With all this data available now, let's see if we can find specific events that are of interest to us. This specific machine hosts an Oracle database server instance. Let's search for specific information regarding that database server, using the Splunk Processing Language.

The name of my Oracle database instance is "orcl" (that's the default name for Oracle instances). Let's search for any events relating to it among these 80,000 events. In the search window above, simply type "orcl" to see whether we can find any events relating to this database server.

As we can see above, Splunk has found 644 events that include the term "orcl". That's a much more manageable number than the original 80,000.

Boolean Expressions In SPL

The Splunk Processing Language enables us to use three types of Boolean operators.

1. AND

2. OR

3. NOT

Please note that all Boolean operators must be in caps or else Splunk will treat them as just another value to search for. It's also important to note that the default operator is AND. This means that if we include more than one term in the search field, SPL will treat it as an implied AND between them.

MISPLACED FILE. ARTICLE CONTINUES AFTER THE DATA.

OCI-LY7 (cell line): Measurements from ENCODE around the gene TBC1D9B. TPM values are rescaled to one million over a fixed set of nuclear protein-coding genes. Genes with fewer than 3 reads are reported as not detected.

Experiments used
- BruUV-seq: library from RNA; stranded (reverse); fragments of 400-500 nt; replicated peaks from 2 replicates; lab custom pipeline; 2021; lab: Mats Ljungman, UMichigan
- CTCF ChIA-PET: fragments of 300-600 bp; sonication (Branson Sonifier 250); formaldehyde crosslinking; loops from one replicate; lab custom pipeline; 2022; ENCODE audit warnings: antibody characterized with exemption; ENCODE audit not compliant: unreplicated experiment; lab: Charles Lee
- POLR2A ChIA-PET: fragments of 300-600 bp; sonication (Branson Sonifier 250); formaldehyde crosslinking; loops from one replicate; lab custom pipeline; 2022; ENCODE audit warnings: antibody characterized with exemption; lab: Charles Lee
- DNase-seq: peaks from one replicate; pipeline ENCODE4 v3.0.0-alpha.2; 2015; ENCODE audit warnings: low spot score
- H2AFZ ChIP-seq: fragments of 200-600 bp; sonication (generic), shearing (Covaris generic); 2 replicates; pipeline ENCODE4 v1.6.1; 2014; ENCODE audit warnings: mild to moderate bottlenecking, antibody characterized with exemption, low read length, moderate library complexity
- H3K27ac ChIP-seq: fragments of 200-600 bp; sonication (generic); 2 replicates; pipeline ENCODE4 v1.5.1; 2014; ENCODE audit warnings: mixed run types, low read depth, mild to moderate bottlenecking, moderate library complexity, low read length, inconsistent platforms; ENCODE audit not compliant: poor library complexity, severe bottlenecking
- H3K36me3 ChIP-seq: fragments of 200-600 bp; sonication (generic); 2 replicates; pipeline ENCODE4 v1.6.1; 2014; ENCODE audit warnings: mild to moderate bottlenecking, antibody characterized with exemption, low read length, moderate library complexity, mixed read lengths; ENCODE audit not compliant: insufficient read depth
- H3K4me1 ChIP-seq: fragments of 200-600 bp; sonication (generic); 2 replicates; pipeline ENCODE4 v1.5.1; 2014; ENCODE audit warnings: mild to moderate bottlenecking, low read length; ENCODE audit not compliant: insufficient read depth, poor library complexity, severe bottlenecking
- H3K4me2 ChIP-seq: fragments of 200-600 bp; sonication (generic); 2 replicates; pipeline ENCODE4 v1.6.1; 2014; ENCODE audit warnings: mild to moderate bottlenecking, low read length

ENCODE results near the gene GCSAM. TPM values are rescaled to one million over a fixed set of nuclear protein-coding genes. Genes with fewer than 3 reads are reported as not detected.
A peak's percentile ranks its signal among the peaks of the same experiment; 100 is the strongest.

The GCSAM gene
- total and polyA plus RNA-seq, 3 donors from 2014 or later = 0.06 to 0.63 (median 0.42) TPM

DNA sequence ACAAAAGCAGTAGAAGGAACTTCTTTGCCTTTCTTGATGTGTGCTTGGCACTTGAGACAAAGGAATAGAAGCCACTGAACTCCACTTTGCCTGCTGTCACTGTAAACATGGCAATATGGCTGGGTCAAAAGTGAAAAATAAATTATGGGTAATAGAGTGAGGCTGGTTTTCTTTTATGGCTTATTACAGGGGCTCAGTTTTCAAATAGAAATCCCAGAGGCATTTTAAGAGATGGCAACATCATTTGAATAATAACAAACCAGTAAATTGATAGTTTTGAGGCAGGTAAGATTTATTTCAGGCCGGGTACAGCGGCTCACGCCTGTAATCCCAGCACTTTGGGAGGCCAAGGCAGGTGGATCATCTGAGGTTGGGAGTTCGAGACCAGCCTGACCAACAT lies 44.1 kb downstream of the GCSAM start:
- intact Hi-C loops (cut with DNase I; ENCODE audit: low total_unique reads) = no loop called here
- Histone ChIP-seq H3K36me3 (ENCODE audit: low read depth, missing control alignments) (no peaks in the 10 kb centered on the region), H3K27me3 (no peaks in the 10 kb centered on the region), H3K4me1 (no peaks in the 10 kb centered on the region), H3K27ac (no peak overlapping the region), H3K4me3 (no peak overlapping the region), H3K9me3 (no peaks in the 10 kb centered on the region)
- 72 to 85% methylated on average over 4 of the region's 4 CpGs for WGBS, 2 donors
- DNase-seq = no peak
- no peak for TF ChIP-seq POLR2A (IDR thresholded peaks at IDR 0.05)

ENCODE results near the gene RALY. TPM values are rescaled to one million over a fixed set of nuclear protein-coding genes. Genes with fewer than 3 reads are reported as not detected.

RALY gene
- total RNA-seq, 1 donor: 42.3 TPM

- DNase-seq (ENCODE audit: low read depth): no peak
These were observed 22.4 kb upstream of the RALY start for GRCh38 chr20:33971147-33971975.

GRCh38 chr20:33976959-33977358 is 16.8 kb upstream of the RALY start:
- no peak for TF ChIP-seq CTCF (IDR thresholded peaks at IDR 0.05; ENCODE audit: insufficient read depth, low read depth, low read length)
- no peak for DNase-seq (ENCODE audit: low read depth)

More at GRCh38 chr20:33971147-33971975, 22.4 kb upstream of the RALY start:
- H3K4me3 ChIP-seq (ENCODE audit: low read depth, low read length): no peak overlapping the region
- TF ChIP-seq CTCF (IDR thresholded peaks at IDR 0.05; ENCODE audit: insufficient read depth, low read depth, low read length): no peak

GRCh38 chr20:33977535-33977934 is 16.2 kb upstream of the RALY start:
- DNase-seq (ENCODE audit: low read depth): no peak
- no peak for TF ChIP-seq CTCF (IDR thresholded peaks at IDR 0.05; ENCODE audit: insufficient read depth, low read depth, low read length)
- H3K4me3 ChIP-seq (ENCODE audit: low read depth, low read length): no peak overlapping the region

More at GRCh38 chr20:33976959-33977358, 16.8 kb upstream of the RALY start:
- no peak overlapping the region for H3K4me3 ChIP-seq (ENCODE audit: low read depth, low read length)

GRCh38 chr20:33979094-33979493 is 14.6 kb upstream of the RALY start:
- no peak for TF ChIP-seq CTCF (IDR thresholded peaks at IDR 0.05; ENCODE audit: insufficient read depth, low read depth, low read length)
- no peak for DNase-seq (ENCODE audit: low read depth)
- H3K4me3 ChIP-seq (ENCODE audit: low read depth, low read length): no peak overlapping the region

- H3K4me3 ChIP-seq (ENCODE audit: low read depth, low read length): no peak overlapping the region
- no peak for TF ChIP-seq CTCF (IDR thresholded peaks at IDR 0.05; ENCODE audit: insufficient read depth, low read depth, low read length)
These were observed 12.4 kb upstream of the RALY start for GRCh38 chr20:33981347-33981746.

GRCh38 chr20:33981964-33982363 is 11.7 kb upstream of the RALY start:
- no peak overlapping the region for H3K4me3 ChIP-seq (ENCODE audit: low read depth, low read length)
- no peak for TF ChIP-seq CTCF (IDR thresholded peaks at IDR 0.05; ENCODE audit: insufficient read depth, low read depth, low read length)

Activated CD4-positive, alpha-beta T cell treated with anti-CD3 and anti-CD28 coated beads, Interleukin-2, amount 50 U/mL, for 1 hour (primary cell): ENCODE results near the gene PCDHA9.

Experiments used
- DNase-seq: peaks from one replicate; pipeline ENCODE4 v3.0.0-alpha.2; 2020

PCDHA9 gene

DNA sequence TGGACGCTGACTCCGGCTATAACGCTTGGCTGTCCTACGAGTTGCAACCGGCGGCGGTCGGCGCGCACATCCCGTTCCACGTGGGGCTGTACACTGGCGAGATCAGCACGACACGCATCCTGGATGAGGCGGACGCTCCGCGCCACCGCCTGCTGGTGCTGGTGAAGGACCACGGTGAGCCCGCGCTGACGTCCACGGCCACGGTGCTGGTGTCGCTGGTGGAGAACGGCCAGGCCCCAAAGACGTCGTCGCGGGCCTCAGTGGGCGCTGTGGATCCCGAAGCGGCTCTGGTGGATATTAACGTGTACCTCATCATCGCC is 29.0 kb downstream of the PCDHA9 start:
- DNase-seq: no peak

So, if we want to find all the events that included "orcl" and included the term "pga" (PGA or program global area is memory structure in Oracle that contains a server process), we could simply type both of those terms in the search field and Splunk would put in the implied AND.

As you can see above, this new search has reduced the number of events to 528.

By the same token, if I wanted to find all the events that include "orcl" and "sga" (SGA or system global area is a memory area that contains the data and control structures of a single database instance), I could type both of those terms into the search field and ask Splunk to return to me the result set where both of those terms appear, such as below.

This search narrowed down the number of events to just 23.